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  #37  
Old 11-27-2012, 04:41 AM
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All Allied aircraft are the whores of the Sunday History Channel as far as I'm concerned. I couldn't care less how great they are. I wouldn't be caught dead in one. Especially a Mustang.

Last edited by Richie; 11-27-2012 at 05:19 AM.
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  #38  
Old 11-27-2012, 10:04 AM
*Buzzsaw* *Buzzsaw* is offline
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Quote:
Originally Posted by Richie View Post
All Allied aircraft are the whores of the Sunday History Channel as far as I'm concerned. I couldn't care less how great they are. I wouldn't be caught dead in one. Especially a Mustang.
Too bad you have that attitude.

All the fighter planes of the era were works of art as far as I'm concerned. You see one up close, sit in the cockpit, see the engine start up and feel the ground shake, you get a real feel for what a thrill it must have been to fly them.

All the old Aces I have talked to, from Germans like Franz Stigler or Canadians or Americans all get that gleam in their eye when they talk about flying the planes.

By the way, Franz Stigler thought the P-51 was hell of an aircraft, he flew a captured one during the war for evaluation purposes, and he flew nearly every German fighter including the 109, 190 and 262.
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  #39  
Old 11-27-2012, 04:04 PM
Faustnik Faustnik is offline
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Originally Posted by *Buzzsaw* View Post
By the way, Franz Stigler thought the P-51 was hell of an aircraft, he flew a captured one during the war for evaluation purposes, and he flew nearly every German fighter including the 109, 190 and 262.
People should read more books for Cpt. Brown. He flew more different aircraft than anyone.
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  #40  
Old 11-27-2012, 04:34 PM
swift swift is offline
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Quote:
Originally Posted by lonewulf View Post
" I want to resolve this once and for all" Hahahah, ... well pal, I don't think you have somehow. These sorts of stories have their place but they don't prove very much. A couple of guys who, in reality, may have had just an hour or two of actual combat flying between them, making sweeping assessments about aircraft they've never flown. If we can take anything at all from this it's maybe that while German fighter tactics (shoot and scoot) may have been difficult for Fighter Command to counter, and allowed the Jagdflieger to notch up impressive victory totals, it didn't win them the Battle. German bombers were shot down in numbers that made the whole exercise an unattractive proposition going forward. As for the comments about armaments, well, we all know that cannon rounds make bigger holes. However, you still have to successfully position your aircraft in order to use them. I personally think agility is a more important factor. As for the totally misleading comment about the 55 seconds of continuous fire, well, for the two cowling mounted MGs maybe, but certainly not for the cannon. And if eight .303 Browning MGs are 'pop guns', how would you describe just two MG 17s, after your 7 seconds of cannon ammo is gone? And finally we have the mysterious reference to "long wide curves". What does that mean exactly and how will this help you defeat a pesky Spit? Anyone know??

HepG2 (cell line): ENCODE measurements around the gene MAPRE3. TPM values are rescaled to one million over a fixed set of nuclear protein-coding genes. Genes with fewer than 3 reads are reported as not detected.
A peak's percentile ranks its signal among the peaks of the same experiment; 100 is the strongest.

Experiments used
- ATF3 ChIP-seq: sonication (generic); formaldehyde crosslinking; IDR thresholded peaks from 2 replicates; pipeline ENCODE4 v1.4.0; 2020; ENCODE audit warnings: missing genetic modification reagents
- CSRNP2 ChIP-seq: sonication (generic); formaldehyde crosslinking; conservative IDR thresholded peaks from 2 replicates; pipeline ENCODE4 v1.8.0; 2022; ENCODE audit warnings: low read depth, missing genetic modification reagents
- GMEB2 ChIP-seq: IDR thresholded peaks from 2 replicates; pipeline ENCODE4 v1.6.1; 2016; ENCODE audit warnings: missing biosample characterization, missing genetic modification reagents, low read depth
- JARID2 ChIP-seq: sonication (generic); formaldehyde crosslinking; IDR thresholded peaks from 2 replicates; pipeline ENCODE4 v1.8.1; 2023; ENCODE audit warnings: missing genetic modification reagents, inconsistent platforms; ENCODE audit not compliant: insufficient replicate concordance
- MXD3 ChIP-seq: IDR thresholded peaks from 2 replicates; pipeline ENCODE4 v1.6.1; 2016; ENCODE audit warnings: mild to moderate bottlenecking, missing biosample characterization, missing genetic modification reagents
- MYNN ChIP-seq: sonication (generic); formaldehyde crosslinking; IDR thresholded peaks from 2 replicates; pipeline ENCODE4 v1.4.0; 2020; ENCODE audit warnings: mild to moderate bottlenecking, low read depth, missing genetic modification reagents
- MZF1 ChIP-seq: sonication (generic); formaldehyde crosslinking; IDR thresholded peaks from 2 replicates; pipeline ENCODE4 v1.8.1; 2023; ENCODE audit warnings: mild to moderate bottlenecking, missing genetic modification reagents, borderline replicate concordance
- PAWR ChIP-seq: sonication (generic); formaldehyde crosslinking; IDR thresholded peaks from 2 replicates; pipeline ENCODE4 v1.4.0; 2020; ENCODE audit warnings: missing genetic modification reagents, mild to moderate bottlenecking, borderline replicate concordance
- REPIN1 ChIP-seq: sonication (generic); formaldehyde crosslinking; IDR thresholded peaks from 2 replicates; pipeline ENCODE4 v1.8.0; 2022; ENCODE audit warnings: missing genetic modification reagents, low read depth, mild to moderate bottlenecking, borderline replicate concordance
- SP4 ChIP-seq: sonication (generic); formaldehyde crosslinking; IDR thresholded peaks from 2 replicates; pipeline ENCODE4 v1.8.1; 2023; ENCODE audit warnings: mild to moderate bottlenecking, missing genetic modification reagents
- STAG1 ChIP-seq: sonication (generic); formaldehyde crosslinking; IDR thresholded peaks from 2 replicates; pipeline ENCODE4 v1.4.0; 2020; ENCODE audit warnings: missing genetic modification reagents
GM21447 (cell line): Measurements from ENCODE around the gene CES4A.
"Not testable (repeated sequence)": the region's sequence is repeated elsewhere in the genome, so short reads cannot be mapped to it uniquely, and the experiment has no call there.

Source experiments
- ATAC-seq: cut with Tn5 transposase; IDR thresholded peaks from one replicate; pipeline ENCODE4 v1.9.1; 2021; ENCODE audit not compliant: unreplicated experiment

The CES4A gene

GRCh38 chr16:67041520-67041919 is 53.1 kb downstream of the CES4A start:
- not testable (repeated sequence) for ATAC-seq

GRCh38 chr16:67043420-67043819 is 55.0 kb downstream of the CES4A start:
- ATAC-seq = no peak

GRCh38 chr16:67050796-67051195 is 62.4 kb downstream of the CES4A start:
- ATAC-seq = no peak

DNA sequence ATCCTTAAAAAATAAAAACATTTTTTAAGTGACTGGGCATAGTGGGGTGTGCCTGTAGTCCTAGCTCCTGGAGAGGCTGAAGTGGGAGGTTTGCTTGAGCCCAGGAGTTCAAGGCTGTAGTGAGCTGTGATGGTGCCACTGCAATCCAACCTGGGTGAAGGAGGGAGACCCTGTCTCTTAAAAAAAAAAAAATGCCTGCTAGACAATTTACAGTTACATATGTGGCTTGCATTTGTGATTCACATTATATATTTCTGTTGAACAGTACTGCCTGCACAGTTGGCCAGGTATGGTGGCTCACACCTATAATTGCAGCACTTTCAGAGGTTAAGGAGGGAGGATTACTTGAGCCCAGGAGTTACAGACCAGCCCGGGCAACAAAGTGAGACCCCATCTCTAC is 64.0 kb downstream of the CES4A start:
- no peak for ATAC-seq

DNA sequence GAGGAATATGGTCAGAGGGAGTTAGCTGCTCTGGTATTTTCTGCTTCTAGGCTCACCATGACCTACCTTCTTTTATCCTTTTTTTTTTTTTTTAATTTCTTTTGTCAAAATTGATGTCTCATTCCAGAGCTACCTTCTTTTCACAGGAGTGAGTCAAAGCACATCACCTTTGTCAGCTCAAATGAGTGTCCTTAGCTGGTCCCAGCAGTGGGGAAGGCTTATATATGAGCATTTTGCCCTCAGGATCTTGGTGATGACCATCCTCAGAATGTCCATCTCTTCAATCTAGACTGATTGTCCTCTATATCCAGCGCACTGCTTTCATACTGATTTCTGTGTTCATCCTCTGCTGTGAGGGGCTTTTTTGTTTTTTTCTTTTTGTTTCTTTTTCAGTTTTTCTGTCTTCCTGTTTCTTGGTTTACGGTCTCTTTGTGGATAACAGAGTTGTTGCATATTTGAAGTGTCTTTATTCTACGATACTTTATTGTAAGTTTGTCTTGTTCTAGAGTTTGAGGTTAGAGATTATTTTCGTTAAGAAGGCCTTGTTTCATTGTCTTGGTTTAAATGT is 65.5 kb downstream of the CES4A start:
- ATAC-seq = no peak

Uhm, use a bit of imagination *hinthint*

This manoeuvre might have been in many cases a good excape manoeuvre because of a speed advantage of the 109 combined perhaps with a better climb performance when using a slow climb rate. With enough speed advantage there is no way a plance could catch up just by short cutting when the curve is wide enough however nimble the chasing plane was but it allowed to keep an eye on the pursuing aircraft which was likely the reason to fly a wide curve